On 9 September, two Minsk residents were detained when they were trying to restore the inscription near the memorial: a 25-year-old woman, who wrote the first word of the phrase, and a 42-year-old man. Criminal proceedings were initiated against them for hooliganism. Later, they were accused of property damage to the sum of more than 10 thousand Belarusian rubles.[27] Still later, the charges were reclassified again as malicious hooliganism and "intentional destruction or damage to property committed in a generally dangerous manner or causing damage on a large scale”. As of October 28, both of them remained in custody in the pre-trial detention center in Zhodzina.[28] On December 8, the woman was sentenced to one and a half years of restriction of freedom, while the man received a sentence of two years in a colony.[29] On the same day, three more authors of the inscription in memory of Taraikovsky were sentenced; one of them received a two-year sentence in a strict regime colony.[30]

On 17 September, Sviatlana Tsikhanouskaya’s Telegram channel announced that she was preparing "Taraikovsky's List", a separate list of officials and law enforcement officers who had participated and continue to participate in lawless actions.[31]

In May 2021, the state utility company installed a dustbin on the former site of the makeshift memorial.[32]

In May and August 2021, a number of people were apprehended and later fined or jailed for laying flowers near the place of Taraikovsky's death.[33][34][35][36]

Reactions[edit]

Journalist Vadim Shundalov left the state-run newspaper Sovetskaya Belorussiya – Belarus' Segodnya after Taraikovsky's death, saying that journalists were not allowed to report about a video contradicting the official police version of Taraikovsky death.[37]

On 16 August 2020, then-Interior Minister Yury Karayeu renounced the initial official version, acknowledging Taraikovsky might have been killed by a rubber bullet.[38]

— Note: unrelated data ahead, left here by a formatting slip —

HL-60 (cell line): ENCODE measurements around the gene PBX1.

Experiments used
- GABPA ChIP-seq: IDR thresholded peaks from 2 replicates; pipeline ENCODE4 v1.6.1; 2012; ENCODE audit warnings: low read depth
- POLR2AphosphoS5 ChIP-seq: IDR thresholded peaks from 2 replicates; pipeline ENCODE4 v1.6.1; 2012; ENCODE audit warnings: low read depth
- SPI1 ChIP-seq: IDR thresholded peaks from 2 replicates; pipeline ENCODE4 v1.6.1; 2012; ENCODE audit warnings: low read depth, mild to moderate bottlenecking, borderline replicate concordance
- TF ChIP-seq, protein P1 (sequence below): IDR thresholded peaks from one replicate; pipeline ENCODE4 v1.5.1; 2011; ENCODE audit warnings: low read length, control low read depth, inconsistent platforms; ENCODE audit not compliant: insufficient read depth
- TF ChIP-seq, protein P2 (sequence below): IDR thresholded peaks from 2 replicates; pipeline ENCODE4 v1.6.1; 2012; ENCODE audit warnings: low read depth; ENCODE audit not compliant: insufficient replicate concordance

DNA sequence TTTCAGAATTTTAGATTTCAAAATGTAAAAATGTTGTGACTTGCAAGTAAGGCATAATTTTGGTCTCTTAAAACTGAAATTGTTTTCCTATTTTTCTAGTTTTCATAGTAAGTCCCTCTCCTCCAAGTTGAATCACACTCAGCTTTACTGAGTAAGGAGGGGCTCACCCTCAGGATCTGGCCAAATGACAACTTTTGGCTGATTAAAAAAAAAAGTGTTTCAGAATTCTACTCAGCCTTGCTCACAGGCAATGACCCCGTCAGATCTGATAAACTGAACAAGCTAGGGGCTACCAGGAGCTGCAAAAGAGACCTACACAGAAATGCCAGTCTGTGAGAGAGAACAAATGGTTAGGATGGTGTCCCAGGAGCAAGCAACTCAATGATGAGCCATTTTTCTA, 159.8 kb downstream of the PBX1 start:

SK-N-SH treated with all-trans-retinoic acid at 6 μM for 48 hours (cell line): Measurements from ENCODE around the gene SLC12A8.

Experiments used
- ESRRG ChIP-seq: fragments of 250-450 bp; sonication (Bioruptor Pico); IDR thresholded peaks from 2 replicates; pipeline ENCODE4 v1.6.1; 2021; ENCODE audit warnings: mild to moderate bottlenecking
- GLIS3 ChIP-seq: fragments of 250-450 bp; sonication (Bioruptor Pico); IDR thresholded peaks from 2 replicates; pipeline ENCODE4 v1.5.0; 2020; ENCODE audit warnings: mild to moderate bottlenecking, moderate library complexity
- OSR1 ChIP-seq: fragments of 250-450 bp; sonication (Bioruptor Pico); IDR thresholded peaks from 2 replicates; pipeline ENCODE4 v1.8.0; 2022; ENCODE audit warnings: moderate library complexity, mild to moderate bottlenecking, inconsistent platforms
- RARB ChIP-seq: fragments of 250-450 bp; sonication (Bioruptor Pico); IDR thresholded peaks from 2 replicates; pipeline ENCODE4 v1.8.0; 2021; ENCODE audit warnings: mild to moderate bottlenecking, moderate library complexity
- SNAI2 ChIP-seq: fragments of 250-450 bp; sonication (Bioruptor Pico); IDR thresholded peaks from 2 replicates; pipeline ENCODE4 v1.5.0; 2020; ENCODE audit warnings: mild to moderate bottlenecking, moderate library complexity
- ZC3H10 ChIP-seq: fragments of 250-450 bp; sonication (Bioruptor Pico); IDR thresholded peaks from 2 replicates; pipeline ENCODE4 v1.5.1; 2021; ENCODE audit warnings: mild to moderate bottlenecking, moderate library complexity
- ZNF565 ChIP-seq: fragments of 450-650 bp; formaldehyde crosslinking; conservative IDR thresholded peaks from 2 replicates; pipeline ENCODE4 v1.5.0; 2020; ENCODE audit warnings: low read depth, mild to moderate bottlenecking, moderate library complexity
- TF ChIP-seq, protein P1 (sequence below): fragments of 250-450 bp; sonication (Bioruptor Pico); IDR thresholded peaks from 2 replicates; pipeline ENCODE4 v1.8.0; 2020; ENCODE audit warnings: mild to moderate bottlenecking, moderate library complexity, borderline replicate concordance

On September 17, 2020, the European Parliament, in a resolution approved by an absolute majority of MPs, called for an "independent and effective investigation" into the death of Alexander Taraikovsky.[39]

On 19 November 2020, Jim Gilmore, United States Ambassador to the Organization for Security and Cooperation in Europe, spoke on a three-month suspension of the investigation into the death of Alexander Taraikovsky that it is another sign of “the impunity with which Belarusian security forces pursue their violent crackdown on peaceful protesters.”[40]

On 26 November 2020, the European Parliament, in its resolution adopted by an absolute majority of MPs, called for a "prompt, thorough, impartial, and independent investigation" of the killings during protests in Belarus, including Alexander Taraikovsky.[41]

Mass culture[edit]

Documentary footage of Taraikovsky's murder by law enforcement officers was used in the "Silence of the Lambs" video by Russian band Nogu Svelo![42]

The play Insulted. Belarus(sia) (2020) by Andrei Kureichik features the prototypes of Alexander Lukashenko and his youngest son Nikolai, Svetlana Tikhonovskaya, Alexander Taraikovsky, Maria Kolesnikova, and other real-life personalities.[43]

See also[edit]

References[edit]

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  2. ^ Дмитрий Вачедин, Павлюк Быковский, Минск, Павел Мыльников, Александра Богуславская (2020-08-15). "Протесты в Беларуси: в Минске освободили координатора «Открытой России» Важенкова". Deutsche Welle (in Russian). Archived from the original on 2020-10-01. Retrieved 2020-10-01.CS1 maint: multiple names: authors list (link)
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  42. ^ "Ногу Свело! – Молчание Ягнят". Ногу Свело!. 8 October 2020. Retrieved 15 November 2020.
  43. ^ "Insulted. Belarus(sia) by Andrei Kureichik". HowlRound Theatre Commons. Retrieved 2021-01-30.

External links[edit]